Building a healthy and sustainable global community for people
and the plants and animals that accompany us on Earth
December 19, 2013
FOR IMMEDIATE RELEASE
Brent Plater, Wild Equity Institute, (415) 572-6989
Final Franciscan Manzanita Critical Habitat Announced,
Creates First Ever Habitat Recovery Opportunities in San Francisco County
Designation sets the stage for a collaborative recovery planning process
to Bring San Francisco’s “Miracle Manzanita” Back from the Brink of Extinction
SAN FRANCISCO— In a major advancement in one of San Francisco’s most important biological discoveries, the U.S. Fish and Wildlife Service will announce tomorrow the final critical habitat designation for the Franciscan Manzanita. The designation includes approximately 200 acres of land that provide the best, and possibly last opportunity to bring San Francisco’s namesake manzanita back from the brink of extinction.
The last wild Franciscan Manzanita—but not for long!
“Species with critical habitat designations are twice as likely to recover as those without,” said Brent Plater, Executive Director of the Wild Equity Institute. “This announcement will help us all bring this incredible story to a happy ending: a fully recovered species no longer needs protection under the Endangered Species Act, just as we’ve done with our Bald Eagle, Brown Pelican, and Steller Sea Lion populations.”
Under the Endangered Species Act, the protection of a species’ “critical habitat” is closely tied to the ultimate recovery of the species. Because much of the Franciscan Manzanita’s historic habitats have been destroyed by unsustainable development, the Fish and Wildlife Service’s critical habitat designation emphasizes areas that are suitable for reintroduction or the establishment of new populations that have suitable habitat characteristics.
The final critical habitat designation includes five areas within the Presidio Trust (Fort Point, Fort Point Rock, World War II Memorial, Immigrant Point, & Inspiration Point) and six areas within San Francisco Recreation and Park Department and other lands (Corona Heights, Twin Peaks, Mount Davidson, Diamond Heights, McLaren Park, & Bayview Park).
In the largest change from the critical habitat proposal released earlier this year, the Fish and Wildlife Service removed all areas of Bernal Heights Park from the critical habitat designation. San Francisco’s Recreation and Park Department had allowed the park to become “highly degraded” by unsustainably high use, making it impossible for conservation efforts to succeed at that park.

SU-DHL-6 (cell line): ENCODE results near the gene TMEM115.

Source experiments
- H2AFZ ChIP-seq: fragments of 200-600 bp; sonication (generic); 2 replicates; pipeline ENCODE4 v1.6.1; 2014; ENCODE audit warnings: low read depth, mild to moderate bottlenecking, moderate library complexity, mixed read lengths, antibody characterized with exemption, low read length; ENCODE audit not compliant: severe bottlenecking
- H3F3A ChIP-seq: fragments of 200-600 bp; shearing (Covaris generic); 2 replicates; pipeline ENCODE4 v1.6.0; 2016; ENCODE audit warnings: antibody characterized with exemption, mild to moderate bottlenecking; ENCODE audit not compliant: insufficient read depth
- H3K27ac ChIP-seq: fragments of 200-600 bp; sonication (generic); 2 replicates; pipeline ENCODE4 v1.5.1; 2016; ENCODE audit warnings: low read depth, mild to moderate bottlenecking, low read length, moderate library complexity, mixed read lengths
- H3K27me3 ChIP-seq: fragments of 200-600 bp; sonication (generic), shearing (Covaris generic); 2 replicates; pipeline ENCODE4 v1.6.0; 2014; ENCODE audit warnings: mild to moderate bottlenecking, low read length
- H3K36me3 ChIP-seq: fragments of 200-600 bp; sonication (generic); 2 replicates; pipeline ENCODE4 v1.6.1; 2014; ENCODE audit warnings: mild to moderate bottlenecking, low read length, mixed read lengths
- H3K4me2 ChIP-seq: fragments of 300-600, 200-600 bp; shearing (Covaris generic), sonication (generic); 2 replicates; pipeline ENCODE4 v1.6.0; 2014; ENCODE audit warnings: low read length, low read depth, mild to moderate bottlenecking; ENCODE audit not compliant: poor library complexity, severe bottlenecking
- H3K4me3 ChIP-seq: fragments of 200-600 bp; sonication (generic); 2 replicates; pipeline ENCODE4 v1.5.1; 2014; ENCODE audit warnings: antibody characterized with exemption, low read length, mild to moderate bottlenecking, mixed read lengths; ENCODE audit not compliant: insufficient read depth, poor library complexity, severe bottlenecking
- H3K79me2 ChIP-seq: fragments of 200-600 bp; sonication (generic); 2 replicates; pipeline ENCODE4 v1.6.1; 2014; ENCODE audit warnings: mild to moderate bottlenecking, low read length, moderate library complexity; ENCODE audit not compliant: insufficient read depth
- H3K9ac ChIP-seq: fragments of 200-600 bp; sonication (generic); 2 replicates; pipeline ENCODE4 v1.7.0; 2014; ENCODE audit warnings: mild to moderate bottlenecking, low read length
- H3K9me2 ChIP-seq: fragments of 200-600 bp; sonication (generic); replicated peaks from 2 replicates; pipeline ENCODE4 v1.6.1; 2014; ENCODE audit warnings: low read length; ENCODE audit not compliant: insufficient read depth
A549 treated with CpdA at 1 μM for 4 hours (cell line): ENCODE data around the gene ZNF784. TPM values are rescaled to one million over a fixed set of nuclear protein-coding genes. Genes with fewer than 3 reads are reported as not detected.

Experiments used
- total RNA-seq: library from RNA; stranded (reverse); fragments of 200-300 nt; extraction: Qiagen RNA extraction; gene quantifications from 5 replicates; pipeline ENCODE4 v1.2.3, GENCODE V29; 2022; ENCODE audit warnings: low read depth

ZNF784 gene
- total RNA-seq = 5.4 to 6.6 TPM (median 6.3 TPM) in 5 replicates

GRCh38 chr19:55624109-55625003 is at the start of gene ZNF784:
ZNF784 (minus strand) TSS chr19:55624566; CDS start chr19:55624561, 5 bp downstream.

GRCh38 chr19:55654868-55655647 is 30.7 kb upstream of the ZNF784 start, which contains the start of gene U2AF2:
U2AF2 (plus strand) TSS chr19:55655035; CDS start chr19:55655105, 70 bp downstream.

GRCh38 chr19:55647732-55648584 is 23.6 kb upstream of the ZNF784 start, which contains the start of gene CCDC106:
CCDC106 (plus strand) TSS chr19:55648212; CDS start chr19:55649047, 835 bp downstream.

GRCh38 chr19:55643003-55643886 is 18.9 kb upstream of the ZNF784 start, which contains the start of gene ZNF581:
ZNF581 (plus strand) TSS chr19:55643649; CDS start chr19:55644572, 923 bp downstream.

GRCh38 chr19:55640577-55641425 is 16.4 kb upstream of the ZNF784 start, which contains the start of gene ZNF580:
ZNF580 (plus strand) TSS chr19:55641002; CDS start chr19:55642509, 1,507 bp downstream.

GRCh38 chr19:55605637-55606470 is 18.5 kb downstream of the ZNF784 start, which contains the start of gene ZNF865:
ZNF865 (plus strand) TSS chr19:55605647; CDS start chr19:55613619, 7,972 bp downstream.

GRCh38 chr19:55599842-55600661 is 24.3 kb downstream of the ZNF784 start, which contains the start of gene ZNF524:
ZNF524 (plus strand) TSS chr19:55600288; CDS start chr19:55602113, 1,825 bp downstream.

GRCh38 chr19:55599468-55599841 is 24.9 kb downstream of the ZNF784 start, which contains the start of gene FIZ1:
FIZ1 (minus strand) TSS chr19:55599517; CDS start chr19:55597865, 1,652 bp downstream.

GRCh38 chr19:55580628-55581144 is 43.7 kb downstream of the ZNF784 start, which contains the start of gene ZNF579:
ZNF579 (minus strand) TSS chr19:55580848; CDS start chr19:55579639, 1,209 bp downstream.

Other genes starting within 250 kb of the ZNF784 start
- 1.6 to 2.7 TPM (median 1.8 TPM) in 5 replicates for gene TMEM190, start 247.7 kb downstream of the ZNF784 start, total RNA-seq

The Fish and Wildlife Service also excluded areas that do not contain habitat for the species, such as roads, gun batteries and 1.4 acres of forest in the Presidio; heavily degraded off-leash dog play areas at Corona Heights; and areas in Diamond Heights, Bayview and McLaren Parks that do not have needed habitat conditions for the Franciscan Manzanita.
Today’s announcement also addressed some myths about critical habitat. It stated that critical habitat designations only affect federal activities: private landowners therefore will have no additional regulatory constraints unless they attempt to conduct federal projects on their lands. It also reaffirmed the scientific basis for designating portions of Mount Davidson as critical habitat, finding that appropriate geologic and soil conditions exist there for the species to thrive.
“Now is our opportunity to show the world that great cities can thrive without destroying indigenous plants and animals,” said Plater. “By collaborating with educational institutions, fish and wildlife agencies, and conservation groups, San Francisco can demonstrate that it is truly committed to sustainability for all.”
In 2009 Dr. Daniel Gluesenkamp rediscovered the Franciscan manzanita, presumed extinct in the wild for over 60 years, while exiting the Golden Gate Bridge into San Francisco. This subtly charming flowering shrub was only known from San Francisco, but it was tragically lost despite heroic acts by botanists striving to keep the species alive. In a last act of desperation, in 1947 botanists stood in front of earth-moving equipment to wrest the last known wild plants from a construction site. The plants were sent to a botanical garden, and no one found the plant in the wild again: until Dr. Gluesenkamp’s miraculous discovery.
The individual plant was subsequently moved to a more secure location in the Presidio to avoid disturbance from the ongoing construction of the Doyle Drive project. While the individual plant was saved from immediate threat, no formal protection was provided to ensure the entire species recovered.
The Wild Equity Institute therefore petitioned the Fish and Wildlife Service to protect the species under the Endangered Species Act. The Fish and Wildlife Service agreed, protecting the plant as endangered and proposing to protect its critical habitats in 2012. The full story of the plant’s rediscovery and path toward recovery is available here.
The Endangered Species Act requires creation of a binding recovery plan for the species; it prioritizes federal funding for the species’ recovery efforts; and it ensures that the species’ critical habitats, both those currently occupied and those that are needed for reintroduction, are protected. Together, these protections have made the statute the most successful conservation law in the world.
For more information about the Franciscan Manzanita, please visit our website at wildequity.org.
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and the plants and animals that accompany us on Earth.